When a business plans to launch any product/service into the market, it always has a target audience in mind who would be using this product. Now even though the target audience are the ones that will be the source of revenue for the firm while acquiring market share, audiences in general are apprehensive of shifting from their existing products and adopting new products. Typically for FMCG products, businesses conduct free trials to increase customer adoption but when it comes to technology products, customer adoption is a big challenge.
In order to gain early traction into any market, businesses should not only identify their target segment but also people who are more likely to adapt their product faster so as to get the most effective results of their initial marketing campaign. Based on the adoption cycle of products, customers are divided as:
Innovators – Innovators are typically the first individuals to adopt any new innovative product or service launched into the market. Innovators have good financial status, are geeky, and are open to experimentation. They also like to show off any new product they have to their social circles ansd their risk tolerance allows them to adopt technologies that may ultimately fail.
Early Adopters– Typically when the innovators try out a new product/service, they talk about it and their feedback typically impacts the second fastest category of individuals who would adopt the innovation which is Early Adopter. While Innovators are important to test the product initially, it is the Early Adopters that have the highest degree of opinion leadership among the other adopter categories and their feedback typically creates or kills the product/service. Early adopters are more discreet in adoption choices than innovators. They use judicious choice of adoption to help them maintain a central communication position.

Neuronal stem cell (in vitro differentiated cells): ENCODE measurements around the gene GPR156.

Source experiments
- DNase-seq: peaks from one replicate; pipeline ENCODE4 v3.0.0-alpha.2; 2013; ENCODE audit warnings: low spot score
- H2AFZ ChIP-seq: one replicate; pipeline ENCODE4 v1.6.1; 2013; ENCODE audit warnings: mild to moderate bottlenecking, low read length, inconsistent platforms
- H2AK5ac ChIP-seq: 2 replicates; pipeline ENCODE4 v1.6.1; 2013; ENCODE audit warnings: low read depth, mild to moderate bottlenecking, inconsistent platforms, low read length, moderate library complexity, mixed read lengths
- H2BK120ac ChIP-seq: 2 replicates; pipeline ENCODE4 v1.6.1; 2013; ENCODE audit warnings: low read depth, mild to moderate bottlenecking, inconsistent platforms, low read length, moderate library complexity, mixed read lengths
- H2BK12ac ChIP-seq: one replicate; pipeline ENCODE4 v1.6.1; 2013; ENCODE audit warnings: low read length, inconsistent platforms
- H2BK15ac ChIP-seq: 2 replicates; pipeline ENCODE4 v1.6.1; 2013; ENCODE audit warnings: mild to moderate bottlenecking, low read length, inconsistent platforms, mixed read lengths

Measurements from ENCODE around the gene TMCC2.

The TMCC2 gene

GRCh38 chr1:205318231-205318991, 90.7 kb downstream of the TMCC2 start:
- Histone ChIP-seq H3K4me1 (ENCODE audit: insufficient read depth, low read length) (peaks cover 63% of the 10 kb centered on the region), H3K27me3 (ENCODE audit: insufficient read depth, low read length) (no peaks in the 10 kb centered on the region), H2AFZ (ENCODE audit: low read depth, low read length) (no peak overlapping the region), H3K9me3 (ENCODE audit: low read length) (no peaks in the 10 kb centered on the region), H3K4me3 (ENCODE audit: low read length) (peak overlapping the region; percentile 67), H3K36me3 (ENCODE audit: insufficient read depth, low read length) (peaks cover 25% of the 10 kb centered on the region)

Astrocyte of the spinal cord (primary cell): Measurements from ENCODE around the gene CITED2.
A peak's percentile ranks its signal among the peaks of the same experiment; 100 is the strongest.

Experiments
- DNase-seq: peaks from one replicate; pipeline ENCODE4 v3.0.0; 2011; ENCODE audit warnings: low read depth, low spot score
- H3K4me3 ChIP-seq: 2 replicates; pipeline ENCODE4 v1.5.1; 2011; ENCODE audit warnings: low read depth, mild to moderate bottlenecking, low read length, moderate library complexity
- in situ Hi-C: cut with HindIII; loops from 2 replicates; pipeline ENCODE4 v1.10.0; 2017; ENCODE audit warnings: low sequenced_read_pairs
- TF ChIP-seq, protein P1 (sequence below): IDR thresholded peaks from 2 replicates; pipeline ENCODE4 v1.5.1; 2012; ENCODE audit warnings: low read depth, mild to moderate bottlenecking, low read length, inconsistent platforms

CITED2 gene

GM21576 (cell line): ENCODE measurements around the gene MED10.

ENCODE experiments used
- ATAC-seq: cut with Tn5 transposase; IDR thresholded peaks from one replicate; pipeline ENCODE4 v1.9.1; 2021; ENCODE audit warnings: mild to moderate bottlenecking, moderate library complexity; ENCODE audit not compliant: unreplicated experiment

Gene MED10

Early Majority– Individuals in this category adopt the innovation after a varying degree of time. Their time of adoption is significantly longer than the innovators and early adopters and they normally have a lower risk appetite and would only purchase products that carry some credibility or atleast products launched by credible organizations. They are heavily influenced by the opinions of Innovators and Early Adopters.
Late Majority– They adopt an innovation after the average individual. The people falling under this category are reluctant to innovations and adopt it only after the majority of society has adopted the innovation. Late Majority are often financially prudent, have little opinion leadership and are not influenced by new technology immediately. The general attraction for Later Majority would be products sold at a lower price than existing products or products that create a network effect wherein Late Majority are influenced by people in their circles using the new product/technology.
Laggards– They are the last to adopt an innovation. Laggards are almost repulsive to change, typically avoid technology and are inherently not outgoing and in contact with only family and close friends.
Understanding these various segments is extremely important for any business to grow and establish themselves in the market. For example, when Tesla launched their cars, the initial cars were extremely expensive and were bought by high net worth individuals who liked the exclusivity the car gave them and also how it projected them as being environmentally conscious. This move helped Tesla because by producing the initial few cars, they were able to get good media coverage while also ensuring that since they were targeting people with dispensable income, they could recover their initial investment by pricing the product high. But now that their is increased acceptance for the product, they are able to come up with lower priced products because they have the market for it and can afford to mass produce them. Had Tesla just gone ahead and mass produced this low price version, it could very well have been stuck with unsold inventory resulting in failure.